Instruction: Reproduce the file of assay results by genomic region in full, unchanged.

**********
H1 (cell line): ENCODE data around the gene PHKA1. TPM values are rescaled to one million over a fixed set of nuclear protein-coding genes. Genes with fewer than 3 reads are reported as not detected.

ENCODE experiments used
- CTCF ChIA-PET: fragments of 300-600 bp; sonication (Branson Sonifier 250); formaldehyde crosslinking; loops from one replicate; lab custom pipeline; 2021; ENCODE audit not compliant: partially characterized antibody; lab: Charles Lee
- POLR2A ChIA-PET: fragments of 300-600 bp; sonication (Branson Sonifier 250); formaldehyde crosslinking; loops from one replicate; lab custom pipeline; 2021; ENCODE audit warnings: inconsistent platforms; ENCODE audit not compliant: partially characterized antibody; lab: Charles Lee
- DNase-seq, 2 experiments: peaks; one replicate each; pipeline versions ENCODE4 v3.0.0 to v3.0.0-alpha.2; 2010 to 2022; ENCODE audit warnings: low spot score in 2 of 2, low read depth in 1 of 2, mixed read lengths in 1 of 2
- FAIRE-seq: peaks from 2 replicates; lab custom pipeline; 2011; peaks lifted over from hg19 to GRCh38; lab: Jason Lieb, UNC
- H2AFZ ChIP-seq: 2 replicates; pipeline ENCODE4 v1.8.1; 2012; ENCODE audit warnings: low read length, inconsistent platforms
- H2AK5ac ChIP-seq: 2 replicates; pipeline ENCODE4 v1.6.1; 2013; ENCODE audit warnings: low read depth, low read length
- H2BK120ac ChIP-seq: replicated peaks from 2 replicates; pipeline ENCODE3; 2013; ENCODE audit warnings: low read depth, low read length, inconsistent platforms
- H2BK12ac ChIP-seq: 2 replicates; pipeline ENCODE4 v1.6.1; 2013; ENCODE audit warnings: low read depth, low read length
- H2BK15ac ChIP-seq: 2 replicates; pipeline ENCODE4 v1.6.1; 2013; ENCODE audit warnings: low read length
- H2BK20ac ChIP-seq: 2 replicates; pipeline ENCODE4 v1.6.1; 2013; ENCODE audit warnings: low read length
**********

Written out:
H1 (cell line): ENCODE data around the gene PHKA1. TPM values are rescaled to one million over a fixed set of nuclear protein-coding genes. Genes with fewer than 3 reads are reported as not detected.

ENCODE experiments used
- CTCF ChIA-PET: fragments of 300-600 bp; sonication (Branson Sonifier 250); formaldehyde crosslinking; loops from one replicate; lab custom pipeline; 2021; ENCODE audit not compliant: partially characterized antibody; lab: Charles Lee
- POLR2A ChIA-PET: fragments of 300-600 bp; sonication (Branson Sonifier 250); formaldehyde crosslinking; loops from one replicate; lab custom pipeline; 2021; ENCODE audit warnings: inconsistent platforms; ENCODE audit not compliant: partially characterized antibody; lab: Charles Lee
- DNase-seq, 2 experiments: peaks; one replicate each; pipeline versions ENCODE4 v3.0.0 to v3.0.0-alpha.2; 2010 to 2022; ENCODE audit warnings: low spot score in 2 of 2, low read depth in 1 of 2, mixed read lengths in 1 of 2
- FAIRE-seq: peaks from 2 replicates; lab custom pipeline; 2011; peaks lifted over from hg19 to GRCh38; lab: Jason Lieb, UNC
- H2AFZ ChIP-seq: 2 replicates; pipeline ENCODE4 v1.8.1; 2012; ENCODE audit warnings: low read length, inconsistent platforms
- H2AK5ac ChIP-seq: 2 replicates; pipeline ENCODE4 v1.6.1; 2013; ENCODE audit warnings: low read depth, low read length
- H2BK120ac ChIP-seq: replicated peaks from 2 replicates; pipeline ENCODE3; 2013; ENCODE audit warnings: low read depth, low read length, inconsistent platforms
- H2BK12ac ChIP-seq: 2 replicates; pipeline ENCODE4 v1.6.1; 2013; ENCODE audit warnings: low read depth, low read length
- H2BK15ac ChIP-seq: 2 replicates; pipeline ENCODE4 v1.6.1; 2013; ENCODE audit warnings: low read length
- H2BK20ac ChIP-seq: 2 replicates; pipeline ENCODE4 v1.6.1; 2013; ENCODE audit warnings: low read length